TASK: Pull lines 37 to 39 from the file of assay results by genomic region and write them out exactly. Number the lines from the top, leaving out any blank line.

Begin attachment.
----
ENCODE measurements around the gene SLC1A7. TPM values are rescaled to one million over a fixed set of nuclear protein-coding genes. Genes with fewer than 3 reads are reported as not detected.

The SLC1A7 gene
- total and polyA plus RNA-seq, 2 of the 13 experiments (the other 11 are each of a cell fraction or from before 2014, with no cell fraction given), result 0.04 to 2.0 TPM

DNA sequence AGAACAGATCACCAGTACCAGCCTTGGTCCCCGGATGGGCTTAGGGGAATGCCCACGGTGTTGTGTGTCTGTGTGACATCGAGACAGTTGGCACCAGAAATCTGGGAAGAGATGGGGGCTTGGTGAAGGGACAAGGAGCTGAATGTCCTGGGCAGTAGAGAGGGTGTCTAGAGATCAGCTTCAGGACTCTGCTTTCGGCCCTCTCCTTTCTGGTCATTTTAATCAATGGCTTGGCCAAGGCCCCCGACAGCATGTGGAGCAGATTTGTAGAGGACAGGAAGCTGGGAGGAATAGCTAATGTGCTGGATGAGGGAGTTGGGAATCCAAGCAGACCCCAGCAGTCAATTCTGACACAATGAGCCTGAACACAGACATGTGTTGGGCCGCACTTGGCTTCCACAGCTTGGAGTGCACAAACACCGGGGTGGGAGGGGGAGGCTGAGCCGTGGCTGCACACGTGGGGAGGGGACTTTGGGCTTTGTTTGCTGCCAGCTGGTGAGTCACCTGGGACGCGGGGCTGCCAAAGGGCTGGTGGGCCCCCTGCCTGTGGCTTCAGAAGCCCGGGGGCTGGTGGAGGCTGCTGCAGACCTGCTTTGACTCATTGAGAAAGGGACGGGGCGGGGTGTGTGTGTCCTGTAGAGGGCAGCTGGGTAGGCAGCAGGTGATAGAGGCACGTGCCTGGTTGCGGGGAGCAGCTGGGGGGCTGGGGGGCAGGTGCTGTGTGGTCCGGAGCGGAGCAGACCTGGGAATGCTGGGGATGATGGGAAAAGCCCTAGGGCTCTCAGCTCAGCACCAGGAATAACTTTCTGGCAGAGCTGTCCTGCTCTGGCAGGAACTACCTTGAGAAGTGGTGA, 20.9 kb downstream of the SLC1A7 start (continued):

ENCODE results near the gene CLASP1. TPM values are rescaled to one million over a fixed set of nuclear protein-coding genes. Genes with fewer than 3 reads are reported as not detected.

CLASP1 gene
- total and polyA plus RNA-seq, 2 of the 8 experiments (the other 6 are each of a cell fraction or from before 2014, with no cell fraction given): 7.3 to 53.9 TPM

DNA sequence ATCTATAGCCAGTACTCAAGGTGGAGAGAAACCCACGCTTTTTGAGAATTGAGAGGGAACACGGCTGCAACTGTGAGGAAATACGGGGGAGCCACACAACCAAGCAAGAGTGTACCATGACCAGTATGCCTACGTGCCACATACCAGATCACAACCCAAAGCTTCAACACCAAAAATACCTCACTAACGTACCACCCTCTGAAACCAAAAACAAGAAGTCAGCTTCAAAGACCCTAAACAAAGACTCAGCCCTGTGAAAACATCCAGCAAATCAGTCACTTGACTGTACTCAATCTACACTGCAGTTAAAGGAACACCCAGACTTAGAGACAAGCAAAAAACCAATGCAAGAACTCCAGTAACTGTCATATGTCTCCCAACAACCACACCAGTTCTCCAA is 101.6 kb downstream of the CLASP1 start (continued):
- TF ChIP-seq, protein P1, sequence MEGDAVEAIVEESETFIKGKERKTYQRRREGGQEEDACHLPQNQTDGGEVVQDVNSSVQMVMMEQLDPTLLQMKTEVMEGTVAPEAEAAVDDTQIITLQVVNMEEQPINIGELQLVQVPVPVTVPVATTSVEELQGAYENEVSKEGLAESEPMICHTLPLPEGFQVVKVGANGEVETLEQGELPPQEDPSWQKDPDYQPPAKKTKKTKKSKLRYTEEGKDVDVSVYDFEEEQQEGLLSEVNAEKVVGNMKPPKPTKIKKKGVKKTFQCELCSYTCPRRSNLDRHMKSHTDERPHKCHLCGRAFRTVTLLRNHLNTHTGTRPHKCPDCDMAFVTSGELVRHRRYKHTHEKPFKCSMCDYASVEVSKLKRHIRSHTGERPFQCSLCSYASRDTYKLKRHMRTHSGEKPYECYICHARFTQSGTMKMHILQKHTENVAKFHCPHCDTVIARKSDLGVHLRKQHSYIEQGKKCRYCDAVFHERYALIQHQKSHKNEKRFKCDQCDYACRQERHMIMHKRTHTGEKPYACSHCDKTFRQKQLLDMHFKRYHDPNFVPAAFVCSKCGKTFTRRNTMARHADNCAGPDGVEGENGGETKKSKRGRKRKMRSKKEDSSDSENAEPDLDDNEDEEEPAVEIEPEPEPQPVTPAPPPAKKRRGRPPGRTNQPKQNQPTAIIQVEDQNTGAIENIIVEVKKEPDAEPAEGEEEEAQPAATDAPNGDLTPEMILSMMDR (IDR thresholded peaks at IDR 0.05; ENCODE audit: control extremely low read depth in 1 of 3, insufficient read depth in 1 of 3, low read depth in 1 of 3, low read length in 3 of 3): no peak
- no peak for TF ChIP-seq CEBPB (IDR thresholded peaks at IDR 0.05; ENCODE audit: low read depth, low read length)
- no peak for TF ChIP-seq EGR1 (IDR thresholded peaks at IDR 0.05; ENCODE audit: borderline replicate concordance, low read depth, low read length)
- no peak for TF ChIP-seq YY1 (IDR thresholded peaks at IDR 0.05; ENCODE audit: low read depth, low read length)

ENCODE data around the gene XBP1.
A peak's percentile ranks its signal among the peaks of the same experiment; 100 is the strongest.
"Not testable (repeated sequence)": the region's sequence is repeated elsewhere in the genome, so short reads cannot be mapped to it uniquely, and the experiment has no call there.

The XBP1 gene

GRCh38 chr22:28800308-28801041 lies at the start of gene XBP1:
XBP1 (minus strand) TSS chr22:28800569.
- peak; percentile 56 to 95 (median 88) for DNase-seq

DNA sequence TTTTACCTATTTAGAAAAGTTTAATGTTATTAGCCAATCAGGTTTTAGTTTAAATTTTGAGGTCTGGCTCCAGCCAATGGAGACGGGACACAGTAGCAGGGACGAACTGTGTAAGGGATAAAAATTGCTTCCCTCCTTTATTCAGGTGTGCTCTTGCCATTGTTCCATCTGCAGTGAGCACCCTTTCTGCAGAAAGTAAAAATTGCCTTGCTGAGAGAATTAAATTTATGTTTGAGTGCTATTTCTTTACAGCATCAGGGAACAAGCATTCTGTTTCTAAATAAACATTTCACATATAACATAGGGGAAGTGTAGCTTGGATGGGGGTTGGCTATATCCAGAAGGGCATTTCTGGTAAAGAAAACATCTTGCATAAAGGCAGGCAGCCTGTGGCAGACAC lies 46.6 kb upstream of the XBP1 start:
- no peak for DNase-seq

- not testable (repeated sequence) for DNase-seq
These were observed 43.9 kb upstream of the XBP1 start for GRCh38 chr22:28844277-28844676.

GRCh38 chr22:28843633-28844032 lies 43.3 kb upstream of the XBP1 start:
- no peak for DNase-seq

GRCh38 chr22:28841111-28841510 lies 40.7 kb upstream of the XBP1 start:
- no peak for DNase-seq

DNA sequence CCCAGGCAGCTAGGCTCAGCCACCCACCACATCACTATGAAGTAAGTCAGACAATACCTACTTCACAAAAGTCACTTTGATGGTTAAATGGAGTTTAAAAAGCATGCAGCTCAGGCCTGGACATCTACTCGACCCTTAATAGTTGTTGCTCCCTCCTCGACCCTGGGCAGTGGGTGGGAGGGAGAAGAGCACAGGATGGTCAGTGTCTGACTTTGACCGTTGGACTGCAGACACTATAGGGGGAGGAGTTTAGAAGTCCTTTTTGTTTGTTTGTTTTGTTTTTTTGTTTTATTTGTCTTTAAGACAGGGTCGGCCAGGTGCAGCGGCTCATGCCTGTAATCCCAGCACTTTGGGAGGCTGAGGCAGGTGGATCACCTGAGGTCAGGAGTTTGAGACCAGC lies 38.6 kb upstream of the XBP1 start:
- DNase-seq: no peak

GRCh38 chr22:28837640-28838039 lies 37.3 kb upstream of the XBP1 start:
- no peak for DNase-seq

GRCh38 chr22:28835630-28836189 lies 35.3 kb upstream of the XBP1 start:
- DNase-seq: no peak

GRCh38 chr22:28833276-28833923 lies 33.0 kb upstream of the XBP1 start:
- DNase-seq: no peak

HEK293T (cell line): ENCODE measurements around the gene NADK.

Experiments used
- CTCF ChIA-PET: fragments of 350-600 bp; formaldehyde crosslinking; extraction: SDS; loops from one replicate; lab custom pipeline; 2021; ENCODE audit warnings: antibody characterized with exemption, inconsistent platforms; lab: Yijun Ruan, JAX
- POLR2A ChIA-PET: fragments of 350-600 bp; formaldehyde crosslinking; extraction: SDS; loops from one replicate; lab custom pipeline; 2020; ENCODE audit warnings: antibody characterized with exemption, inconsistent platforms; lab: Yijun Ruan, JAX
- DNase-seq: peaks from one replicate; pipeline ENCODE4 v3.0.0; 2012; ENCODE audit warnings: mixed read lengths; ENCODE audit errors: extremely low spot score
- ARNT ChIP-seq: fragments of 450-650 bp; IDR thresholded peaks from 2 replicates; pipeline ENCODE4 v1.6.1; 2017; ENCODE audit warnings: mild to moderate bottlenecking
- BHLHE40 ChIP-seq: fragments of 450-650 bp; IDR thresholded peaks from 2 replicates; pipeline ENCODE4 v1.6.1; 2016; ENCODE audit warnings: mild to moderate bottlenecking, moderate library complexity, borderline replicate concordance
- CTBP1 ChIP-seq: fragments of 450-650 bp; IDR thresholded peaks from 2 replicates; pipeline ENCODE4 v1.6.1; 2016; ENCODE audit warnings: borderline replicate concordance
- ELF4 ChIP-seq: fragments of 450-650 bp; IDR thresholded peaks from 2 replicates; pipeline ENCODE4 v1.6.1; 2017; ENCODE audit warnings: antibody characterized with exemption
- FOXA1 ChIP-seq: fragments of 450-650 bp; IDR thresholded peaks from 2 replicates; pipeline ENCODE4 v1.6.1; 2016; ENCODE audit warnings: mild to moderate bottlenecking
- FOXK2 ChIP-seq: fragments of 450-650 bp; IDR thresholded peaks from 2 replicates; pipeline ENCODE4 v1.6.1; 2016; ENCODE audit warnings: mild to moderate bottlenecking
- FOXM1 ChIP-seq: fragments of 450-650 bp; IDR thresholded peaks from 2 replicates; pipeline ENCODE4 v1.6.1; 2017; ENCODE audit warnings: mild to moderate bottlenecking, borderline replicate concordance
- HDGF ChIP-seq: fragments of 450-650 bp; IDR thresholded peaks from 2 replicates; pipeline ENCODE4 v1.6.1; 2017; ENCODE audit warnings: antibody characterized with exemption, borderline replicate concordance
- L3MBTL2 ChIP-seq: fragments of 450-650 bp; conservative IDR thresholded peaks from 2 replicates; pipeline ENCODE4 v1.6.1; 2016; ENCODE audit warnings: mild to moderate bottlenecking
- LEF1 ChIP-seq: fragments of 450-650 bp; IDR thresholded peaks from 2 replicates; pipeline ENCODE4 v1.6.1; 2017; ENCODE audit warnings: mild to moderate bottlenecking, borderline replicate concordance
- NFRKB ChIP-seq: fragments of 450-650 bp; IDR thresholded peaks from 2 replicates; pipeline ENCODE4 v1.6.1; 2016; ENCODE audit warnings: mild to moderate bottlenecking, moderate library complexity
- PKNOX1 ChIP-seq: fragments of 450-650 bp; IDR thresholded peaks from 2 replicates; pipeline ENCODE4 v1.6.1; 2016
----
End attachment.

Experiments used
- CTCF ChIA-PET: fragments of 350-600 bp; formaldehyde crosslinking; extraction: SDS; loops from one replicate; lab custom pipeline; 2021; ENCODE audit warnings: antibody characterized with exemption, inconsistent platforms; lab: Yijun Ruan, JAX
- POLR2A ChIA-PET: fragments of 350-600 bp; formaldehyde crosslinking; extraction: SDS; loops from one replicate; lab custom pipeline; 2020; ENCODE audit warnings: antibody characterized with exemption, inconsistent platforms; lab: Yijun Ruan, JAX